What To Read This Week: To Educate Yourself On The Black Experience

Black

Top 5 Books This Week By Black Authors!

1. Americanah by Chimamanda Ngozi Adichie

As teenagers in Lagos, Ifemelu and Obinze fall in love. Nigeria is under military dictatorship, and people are fleeing the country if they can. The self-assured Ifemelu departs for America. There she suffers defeats and triumphs, finds and loses relationships, all the while feeling the weight of something she never thought of back home: race. Obinze had hoped to join her, but post-9/11 America will not let him in, and he plunges into a dangerous, undocumented life in London. Thirteen years later, Obinze is a wealthy man in a newly democratic Nigeria, while Ifemelu has achieved success as a blogger. But after so long apart and so many changes, will they find the courage to meet again, face to face?

2. The Autobiography of Malcolm X by Alex Haley

Celebrated and vilified by the world over for his courageous but bitter fight to gain for millions of black men and women the equality and respect denied them by their white neighbours, Malcolm X inspired as many people in the United States as he caused to fear him. Not only is this an enormously important record of the Civil Rights Movement in America, but also the scintillating story of a man who refused to allow anyone to tell him who or what he was.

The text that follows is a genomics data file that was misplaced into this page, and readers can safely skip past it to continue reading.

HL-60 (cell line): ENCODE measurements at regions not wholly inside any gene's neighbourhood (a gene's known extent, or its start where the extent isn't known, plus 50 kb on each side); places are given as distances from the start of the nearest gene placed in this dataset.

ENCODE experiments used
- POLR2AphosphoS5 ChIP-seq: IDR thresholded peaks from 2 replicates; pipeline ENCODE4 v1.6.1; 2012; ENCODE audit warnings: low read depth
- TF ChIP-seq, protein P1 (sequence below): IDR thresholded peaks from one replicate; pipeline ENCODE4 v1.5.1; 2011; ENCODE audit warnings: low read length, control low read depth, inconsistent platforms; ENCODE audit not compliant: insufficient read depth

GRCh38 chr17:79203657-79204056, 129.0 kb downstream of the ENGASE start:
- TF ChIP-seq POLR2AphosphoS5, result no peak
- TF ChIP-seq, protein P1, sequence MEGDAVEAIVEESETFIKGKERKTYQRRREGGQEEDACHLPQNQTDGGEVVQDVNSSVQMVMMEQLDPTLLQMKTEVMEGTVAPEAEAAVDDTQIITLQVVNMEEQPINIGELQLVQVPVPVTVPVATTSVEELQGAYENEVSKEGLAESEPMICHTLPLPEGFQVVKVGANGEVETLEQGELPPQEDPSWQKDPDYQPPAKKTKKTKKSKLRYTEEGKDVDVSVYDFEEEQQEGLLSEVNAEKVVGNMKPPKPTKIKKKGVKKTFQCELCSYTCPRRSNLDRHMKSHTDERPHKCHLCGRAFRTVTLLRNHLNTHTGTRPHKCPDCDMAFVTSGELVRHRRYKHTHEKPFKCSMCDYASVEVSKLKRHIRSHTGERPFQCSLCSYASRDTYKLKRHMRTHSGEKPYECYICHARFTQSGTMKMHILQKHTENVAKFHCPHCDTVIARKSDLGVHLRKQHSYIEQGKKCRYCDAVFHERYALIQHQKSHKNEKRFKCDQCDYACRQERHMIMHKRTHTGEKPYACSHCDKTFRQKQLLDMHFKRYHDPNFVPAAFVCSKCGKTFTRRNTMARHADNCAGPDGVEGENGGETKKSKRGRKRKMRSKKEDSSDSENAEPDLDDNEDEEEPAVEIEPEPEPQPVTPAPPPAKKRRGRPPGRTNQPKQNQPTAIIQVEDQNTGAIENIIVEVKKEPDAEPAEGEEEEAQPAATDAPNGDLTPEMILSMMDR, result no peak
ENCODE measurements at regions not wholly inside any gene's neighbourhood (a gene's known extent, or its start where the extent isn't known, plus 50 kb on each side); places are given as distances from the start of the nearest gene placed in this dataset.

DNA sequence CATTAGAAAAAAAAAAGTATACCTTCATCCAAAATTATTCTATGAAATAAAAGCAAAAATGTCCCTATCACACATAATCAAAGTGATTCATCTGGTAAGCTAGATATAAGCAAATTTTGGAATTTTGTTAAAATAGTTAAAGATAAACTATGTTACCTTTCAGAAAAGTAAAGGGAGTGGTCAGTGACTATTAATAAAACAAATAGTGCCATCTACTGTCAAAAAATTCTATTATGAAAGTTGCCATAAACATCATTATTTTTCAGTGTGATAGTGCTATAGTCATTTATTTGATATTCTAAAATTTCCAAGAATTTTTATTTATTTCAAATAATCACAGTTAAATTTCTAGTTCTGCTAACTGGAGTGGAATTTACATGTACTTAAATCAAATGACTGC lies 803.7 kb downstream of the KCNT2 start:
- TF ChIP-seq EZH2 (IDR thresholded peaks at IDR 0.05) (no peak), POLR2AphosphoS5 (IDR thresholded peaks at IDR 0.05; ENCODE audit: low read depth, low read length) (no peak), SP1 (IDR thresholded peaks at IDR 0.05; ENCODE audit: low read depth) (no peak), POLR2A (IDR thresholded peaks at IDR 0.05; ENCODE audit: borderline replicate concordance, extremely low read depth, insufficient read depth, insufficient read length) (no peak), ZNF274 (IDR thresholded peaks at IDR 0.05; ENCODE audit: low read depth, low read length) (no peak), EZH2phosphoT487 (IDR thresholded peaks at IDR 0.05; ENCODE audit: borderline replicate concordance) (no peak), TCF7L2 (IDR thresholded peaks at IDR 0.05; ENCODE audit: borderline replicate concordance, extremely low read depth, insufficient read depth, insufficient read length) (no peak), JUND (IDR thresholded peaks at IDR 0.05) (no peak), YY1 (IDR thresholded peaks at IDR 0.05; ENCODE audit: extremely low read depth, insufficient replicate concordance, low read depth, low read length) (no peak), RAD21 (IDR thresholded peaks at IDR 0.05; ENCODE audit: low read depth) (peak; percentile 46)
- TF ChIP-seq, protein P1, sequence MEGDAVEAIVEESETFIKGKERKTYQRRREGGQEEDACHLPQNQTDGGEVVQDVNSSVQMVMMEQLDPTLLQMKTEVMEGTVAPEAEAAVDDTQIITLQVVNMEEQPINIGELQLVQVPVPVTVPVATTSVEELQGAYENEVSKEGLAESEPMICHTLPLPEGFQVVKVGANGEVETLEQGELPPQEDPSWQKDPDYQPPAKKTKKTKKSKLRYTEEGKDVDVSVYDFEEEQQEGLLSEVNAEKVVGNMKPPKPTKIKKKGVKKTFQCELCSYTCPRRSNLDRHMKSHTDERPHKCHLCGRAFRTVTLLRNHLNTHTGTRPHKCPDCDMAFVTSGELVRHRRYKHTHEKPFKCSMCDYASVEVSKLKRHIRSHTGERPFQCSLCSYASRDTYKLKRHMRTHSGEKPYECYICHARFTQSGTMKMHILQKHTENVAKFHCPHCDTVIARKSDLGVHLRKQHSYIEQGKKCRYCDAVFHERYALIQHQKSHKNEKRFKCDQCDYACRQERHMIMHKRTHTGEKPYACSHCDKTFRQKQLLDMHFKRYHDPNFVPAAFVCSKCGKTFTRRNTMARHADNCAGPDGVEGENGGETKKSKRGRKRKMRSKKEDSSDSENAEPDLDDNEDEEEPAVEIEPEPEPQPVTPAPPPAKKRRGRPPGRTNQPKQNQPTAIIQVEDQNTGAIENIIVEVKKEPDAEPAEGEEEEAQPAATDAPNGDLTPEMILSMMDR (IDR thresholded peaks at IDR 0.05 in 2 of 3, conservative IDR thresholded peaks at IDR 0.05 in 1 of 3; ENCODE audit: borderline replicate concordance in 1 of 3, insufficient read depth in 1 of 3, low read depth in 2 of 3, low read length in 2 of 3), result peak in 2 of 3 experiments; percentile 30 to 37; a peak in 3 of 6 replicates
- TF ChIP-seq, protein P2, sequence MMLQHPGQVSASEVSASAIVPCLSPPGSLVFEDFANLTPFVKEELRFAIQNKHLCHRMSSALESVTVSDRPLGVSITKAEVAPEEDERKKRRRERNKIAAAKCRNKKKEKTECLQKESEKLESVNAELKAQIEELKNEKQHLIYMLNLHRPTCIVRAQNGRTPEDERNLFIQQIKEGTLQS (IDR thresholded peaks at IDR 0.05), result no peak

3. How To Be An Anti Racist by Ibram X. Kendi

In this rousing and deeply empathetic book, Ibram X. Kendi, founding director of the Antiracism Research and Policy Center, shows that when it comes to racism, neutrality is not an option: until we become part of the solution, we can only be part of the problem. Using his extraordinary gifts as a teacher and story-teller, Kendi helps us recognise that everyone is, at times, complicit in racism whether they realise it or not, and by describing with moving humility his own journey from racism to antiracism, he shows us how instead to be a force for good.

4. The Hate U Give by Angie Thomas

Sixteen-year-old Starr lives in two worlds: the poor neighborhood where she was born and raised and her posh high school in the suburbs. The uneasy balance between them is shattered when Starr is the only witness to the fatal shooting of her unarmed best friend, Khalil, by a police officer. Now what Starr says could destroy her community. It could also get her killed. Inspired by the Black Lives Matter movement, this is a powerful and gripping YA novel about one girl’s struggle for justice.

See Also

5. Why I’m No Longer Talking To White People About Race by Reni Eddo-Lodge

The book that sparked a national conversation. Exploring everything from eradicated black history to the inextricable link between class and race, Why I’m No Longer Talking to White People About Race is the essential handbook for anyone who wants to understand race relations in Britain today.

Check out the GUAP Arts & Culture section, to discover new art, film, and creative individuals.

© 2020 GUAP International LTD. All rights reserved. Use of this site constitutes acceptance of our User Agreement and Privacy Policy. The material on this site may not be reproduced, distributed, transmitted, cached or otherwise used, except with prior written permission of GUAP.